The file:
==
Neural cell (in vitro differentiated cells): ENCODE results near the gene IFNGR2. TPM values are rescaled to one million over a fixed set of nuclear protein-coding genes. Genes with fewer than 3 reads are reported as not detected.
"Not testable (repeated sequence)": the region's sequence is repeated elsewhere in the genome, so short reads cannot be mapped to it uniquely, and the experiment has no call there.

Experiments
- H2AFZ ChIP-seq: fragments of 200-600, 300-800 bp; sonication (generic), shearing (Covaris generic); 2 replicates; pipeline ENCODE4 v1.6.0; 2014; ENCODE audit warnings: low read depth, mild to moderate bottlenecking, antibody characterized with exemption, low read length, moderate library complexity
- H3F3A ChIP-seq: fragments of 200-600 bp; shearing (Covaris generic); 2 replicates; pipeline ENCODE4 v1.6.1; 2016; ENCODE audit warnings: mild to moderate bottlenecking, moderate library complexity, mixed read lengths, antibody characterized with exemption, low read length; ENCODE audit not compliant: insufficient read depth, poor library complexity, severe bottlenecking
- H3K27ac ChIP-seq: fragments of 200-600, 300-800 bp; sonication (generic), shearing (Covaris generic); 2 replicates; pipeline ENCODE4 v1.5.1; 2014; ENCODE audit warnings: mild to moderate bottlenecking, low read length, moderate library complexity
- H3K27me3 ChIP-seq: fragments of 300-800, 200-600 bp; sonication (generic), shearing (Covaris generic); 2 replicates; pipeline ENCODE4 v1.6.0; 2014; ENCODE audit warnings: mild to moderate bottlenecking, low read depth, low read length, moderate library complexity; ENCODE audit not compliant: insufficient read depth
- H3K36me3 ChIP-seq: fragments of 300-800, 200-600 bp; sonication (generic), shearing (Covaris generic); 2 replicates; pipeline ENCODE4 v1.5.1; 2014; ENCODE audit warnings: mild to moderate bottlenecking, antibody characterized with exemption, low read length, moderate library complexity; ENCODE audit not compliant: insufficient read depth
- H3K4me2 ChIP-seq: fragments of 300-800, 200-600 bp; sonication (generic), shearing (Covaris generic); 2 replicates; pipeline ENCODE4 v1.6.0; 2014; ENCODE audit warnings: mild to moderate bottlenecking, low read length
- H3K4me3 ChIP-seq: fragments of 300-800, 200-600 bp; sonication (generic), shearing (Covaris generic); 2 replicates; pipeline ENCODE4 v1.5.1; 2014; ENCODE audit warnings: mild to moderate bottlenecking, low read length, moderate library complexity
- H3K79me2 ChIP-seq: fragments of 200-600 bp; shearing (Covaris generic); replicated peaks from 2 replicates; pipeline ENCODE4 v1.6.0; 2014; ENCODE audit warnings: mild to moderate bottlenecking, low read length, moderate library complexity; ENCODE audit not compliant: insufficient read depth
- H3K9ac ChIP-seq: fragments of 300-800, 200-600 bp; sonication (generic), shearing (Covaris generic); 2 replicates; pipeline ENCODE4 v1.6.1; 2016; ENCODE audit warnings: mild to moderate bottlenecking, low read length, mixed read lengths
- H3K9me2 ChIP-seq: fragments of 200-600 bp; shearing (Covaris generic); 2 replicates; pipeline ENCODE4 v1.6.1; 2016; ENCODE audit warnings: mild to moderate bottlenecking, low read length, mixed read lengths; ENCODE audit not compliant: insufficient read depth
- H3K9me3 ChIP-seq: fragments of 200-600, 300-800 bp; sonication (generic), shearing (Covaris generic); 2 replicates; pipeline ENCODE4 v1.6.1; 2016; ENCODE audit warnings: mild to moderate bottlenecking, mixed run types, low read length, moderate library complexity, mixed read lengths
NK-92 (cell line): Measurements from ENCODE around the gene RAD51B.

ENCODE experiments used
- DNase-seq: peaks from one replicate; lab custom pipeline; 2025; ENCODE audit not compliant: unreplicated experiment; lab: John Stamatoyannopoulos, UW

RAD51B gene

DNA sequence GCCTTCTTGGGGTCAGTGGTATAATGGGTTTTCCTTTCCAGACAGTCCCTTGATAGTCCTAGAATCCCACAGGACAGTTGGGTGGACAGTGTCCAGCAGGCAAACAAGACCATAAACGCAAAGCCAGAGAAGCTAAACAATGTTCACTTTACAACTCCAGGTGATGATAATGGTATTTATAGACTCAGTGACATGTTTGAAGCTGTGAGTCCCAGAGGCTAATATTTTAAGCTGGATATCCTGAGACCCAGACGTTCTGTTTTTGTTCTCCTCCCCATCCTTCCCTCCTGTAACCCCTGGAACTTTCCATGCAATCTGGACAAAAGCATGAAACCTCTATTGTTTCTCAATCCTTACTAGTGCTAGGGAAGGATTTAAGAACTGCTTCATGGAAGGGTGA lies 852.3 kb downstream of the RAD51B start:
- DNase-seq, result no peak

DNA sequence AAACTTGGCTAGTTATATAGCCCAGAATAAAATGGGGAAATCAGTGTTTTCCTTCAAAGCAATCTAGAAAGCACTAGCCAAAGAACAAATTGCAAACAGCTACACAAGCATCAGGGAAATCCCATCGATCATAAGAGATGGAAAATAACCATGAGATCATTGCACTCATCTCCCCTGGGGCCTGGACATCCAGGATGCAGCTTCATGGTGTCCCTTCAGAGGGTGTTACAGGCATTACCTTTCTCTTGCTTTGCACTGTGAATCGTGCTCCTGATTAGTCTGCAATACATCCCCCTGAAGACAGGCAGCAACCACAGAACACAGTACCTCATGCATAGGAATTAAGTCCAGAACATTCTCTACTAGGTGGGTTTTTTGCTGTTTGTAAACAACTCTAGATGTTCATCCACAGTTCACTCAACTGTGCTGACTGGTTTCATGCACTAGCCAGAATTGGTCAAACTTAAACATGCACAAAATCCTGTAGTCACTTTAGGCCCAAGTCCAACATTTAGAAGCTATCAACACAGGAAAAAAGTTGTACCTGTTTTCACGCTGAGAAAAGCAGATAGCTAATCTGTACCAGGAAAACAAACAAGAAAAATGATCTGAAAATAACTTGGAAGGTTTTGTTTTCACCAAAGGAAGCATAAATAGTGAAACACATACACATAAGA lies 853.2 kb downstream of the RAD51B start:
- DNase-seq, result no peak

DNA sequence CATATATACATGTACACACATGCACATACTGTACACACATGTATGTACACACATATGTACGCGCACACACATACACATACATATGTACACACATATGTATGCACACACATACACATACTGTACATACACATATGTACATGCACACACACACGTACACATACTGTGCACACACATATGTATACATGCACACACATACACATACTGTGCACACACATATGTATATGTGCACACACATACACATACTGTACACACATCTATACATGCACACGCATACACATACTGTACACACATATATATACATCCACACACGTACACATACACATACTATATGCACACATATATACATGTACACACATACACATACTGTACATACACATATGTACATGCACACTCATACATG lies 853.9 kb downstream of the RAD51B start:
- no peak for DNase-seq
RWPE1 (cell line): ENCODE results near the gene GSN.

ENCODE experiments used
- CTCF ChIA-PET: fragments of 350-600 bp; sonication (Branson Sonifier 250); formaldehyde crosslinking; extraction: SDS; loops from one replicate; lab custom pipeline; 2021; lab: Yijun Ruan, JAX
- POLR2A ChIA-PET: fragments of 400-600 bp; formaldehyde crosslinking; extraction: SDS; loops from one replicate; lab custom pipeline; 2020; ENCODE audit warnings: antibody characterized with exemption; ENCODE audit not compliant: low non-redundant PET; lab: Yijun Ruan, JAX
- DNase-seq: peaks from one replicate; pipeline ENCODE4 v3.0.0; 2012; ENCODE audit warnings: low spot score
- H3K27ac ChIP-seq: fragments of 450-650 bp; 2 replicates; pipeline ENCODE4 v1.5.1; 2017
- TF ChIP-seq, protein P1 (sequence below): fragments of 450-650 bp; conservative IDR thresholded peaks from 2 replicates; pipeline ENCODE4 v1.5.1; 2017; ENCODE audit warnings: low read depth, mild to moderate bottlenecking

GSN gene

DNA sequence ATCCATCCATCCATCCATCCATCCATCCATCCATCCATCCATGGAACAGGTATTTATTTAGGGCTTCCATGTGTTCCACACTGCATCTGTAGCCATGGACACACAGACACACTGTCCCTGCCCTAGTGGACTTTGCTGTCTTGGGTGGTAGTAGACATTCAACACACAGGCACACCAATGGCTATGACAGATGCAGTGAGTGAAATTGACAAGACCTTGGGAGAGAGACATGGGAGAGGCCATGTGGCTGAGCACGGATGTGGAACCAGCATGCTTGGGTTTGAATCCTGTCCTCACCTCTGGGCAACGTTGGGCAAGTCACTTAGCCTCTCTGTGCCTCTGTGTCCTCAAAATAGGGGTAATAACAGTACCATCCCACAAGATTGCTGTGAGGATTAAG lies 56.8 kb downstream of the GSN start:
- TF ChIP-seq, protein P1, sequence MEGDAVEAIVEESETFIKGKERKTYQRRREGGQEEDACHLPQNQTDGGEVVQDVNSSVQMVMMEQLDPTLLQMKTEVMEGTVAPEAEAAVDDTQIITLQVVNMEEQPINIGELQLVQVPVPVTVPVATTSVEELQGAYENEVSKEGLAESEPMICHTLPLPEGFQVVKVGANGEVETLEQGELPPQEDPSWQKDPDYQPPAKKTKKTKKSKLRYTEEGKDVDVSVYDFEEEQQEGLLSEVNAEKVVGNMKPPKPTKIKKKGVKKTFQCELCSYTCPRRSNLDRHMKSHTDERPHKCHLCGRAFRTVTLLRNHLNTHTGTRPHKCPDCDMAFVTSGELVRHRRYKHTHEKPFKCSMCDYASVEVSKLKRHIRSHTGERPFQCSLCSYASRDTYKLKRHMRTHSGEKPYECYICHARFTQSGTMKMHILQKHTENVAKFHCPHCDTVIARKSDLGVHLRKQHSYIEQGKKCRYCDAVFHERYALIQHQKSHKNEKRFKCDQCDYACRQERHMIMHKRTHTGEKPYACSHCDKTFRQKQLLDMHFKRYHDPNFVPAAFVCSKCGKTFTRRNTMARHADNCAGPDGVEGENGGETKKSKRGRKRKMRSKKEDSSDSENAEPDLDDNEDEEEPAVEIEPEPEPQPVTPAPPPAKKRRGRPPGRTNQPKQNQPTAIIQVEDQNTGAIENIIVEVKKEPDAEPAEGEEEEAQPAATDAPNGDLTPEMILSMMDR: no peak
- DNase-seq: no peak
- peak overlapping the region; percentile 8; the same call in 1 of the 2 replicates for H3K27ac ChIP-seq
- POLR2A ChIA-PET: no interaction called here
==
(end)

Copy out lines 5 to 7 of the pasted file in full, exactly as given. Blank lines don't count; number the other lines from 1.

- H3F3A ChIP-seq: fragments of 200-600 bp; shearing (Covaris generic); 2 replicates; pipeline ENCODE4 v1.6.1; 2016; ENCODE audit warnings: mild to moderate bottlenecking, moderate library complexity, mixed read lengths, antibody characterized with exemption, low read length; ENCODE audit not compliant: insufficient read depth, poor library complexity, severe bottlenecking
- H3K27ac ChIP-seq: fragments of 200-600, 300-800 bp; sonication (generic), shearing (Covaris generic); 2 replicates; pipeline ENCODE4 v1.5.1; 2014; ENCODE audit warnings: mild to moderate bottlenecking, low read length, moderate library complexity
- H3K27me3 ChIP-seq: fragments of 300-800, 200-600 bp; sonication (generic), shearing (Covaris generic); 2 replicates; pipeline ENCODE4 v1.6.0; 2014; ENCODE audit warnings: mild to moderate bottlenecking, low read depth, low read length, moderate library complexity; ENCODE audit not compliant: insufficient read depth